Ruminating on why the 1918 flu pandemic wasn’t better remembered, the African historian Terence Ranger concluded in the early 2000s that the story wasn’t being told right. The vast majority of the victims—50 million of them at a conservative count—perished in a mere 13 weeks at the tail end of 1918, all over the globe. It was a planetary convulsion that was over in the blink of an eye, but whose impact reverberated through human societies for decades to come.
That kind of story doesn’t fit a linear narrative, Ranger thought. You need something rounder, more concentric; something close to the way he’d heard women in southern Africa rehearse an event that mattered to them. “They describe it and then circle around it,” he wrote, “constantly returning to it, widening it out and bringing into it past memories and future anticipations.” They take the weft of the event and draw it through the warp of their communal memory, until the two are woven together.
There is another way in which gender shapes our memory of the 1918 flu. Though more men than women died in that pandemic, women generally nursed the ill—and given the state of medical science at the time, their efforts were often what determined whether a patient lived or died. It was the women who registered the sights, sounds, and smells of the sickroom. Crucial eyewitnesses, they were the ones who connected the personal tragedies with the public memory; but with relatively few exceptions, their voices haven’t properly been heard. In her new novel, The Pull of the Stars, Irish-Canadian writer Emma Donoghue imagines what they would say if they could speak to us. She takes us into the sickroom, at whose door—out of respect or disgust or fear—the narrator usually stops.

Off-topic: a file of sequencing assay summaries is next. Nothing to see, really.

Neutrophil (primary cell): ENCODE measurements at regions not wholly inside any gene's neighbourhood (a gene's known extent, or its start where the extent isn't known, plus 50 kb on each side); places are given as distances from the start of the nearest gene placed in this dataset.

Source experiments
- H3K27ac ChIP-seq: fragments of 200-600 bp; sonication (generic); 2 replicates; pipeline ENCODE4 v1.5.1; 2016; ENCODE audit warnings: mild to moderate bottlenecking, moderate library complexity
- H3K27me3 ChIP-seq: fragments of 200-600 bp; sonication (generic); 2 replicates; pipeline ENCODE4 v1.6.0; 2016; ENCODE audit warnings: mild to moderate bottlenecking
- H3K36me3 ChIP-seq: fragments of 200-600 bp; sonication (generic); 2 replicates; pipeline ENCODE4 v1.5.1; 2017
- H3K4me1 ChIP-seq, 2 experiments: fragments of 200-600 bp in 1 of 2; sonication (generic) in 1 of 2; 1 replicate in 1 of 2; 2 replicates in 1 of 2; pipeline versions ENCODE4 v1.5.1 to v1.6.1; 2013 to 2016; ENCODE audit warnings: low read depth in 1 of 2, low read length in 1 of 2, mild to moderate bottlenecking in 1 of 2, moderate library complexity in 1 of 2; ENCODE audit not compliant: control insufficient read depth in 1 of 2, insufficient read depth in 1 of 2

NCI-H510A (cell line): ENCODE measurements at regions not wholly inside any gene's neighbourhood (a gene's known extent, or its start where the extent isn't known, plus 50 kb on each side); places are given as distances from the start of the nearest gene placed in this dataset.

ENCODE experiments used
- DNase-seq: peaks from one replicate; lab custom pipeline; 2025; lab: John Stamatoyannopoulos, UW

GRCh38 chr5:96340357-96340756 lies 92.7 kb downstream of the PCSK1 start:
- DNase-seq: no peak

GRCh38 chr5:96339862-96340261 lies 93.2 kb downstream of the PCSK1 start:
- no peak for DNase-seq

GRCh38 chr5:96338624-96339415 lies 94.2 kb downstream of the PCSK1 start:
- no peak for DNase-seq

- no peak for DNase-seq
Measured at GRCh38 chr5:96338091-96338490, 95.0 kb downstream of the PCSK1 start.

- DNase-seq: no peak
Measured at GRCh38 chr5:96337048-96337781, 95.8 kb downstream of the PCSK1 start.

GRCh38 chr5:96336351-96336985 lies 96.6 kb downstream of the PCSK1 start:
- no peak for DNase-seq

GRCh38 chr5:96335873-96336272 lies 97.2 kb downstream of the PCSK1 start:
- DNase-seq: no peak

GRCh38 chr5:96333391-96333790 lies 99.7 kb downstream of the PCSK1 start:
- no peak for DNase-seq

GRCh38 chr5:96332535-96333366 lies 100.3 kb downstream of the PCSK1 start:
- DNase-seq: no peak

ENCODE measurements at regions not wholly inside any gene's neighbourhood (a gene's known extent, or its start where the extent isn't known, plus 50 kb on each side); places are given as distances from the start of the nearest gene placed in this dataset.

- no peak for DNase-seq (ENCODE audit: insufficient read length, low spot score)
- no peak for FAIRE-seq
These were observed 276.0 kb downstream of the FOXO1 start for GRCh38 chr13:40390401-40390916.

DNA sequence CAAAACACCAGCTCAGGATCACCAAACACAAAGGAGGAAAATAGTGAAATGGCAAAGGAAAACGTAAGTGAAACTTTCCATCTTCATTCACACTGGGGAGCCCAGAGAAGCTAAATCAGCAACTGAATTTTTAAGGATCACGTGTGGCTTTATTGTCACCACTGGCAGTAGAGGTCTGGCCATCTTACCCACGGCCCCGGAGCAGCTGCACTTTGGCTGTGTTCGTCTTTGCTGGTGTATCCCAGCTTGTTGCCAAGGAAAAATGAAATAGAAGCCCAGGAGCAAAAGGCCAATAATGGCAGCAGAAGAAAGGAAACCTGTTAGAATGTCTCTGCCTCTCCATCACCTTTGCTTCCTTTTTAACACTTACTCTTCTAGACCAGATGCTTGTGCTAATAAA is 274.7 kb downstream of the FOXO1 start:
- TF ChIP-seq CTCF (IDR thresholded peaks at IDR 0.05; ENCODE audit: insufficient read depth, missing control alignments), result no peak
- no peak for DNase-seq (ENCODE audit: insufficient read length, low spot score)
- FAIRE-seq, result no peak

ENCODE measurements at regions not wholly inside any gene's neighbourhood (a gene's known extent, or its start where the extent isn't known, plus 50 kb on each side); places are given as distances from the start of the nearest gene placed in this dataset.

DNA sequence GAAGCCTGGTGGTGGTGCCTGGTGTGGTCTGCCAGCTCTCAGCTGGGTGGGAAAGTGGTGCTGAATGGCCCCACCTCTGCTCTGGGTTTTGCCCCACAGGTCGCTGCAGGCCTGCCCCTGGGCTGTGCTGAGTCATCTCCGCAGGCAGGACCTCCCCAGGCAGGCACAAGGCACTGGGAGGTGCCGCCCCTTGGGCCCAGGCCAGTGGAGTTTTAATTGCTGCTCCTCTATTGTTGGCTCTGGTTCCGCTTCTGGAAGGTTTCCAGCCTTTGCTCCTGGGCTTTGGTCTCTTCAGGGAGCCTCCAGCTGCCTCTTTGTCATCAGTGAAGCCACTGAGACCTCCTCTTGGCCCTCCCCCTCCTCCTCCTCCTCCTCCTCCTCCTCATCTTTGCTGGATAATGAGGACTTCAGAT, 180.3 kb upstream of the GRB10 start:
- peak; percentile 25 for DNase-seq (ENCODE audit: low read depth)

The task couldn’t have fallen to a better-qualified artist. In a previous novel, Room (2010), Donoghue examined the relationship between a mother and her child who live in what is essentially a 3-meter-square prison cell. “I wanted to focus on how a woman could create normal love in a box,” she told a visiting journalist when it was published. In The Pull of the Stars, too, she conjures up a claustrophobic space—an overflow “Maternity/Fever” ward at a Dublin hospital, a converted supply room that just about accommodates three cots. And into it she brings the world.
The world, as is its wont, comes in different shapes and sizes. There are the occupants of the cots—a shifting cast of women who have contracted the “grip” at an advanced stage of pregnancy. One hails from the slums, another from Dublin’s posh Southside, a third who carries an honorary “Mrs.” and doesn’t wish to say where she hails from. There is Bridie Sweeney, the novice nursing assistant who grew up in a Church-run mother-and-baby home, and her nemesis Sister Luke, the night nurse from the same home who cuts a menacing figure in her whimple and eye patch—legacy of a shrapnel wound she sustained at the front. (Yes, nuns were there.) And there is Julia Power, the very capable acting ward sister, who presides over this tiny universe and narrates what happens in it.
Physicians being “as rare as four-leaved clovers” in this time of war and pandemic, Nurse Power does most of the doctoring—aided at critical moments by Kathleen Lynn. Drawn from a real person of the same name, Lynn is a talented medic and rebel who is wanted by the police for her part in the 1916 Easter Rising. Masculinity makes only fleeting appearances on this ward, in the form of a couple of high-handed doctors, a priest, and the singing orderly Groyne, a war veteran himself. But for all its femininity, Maternity/Fever is unmistakably a battlefield. First and last breaths are taken here; the interior decor is continually being stripped and replaced, and Bridie sent to the laundry chute with blood-stained bundles. Two visitors erupt into the ward by means other than the door—two infants, one born alive and the other dead.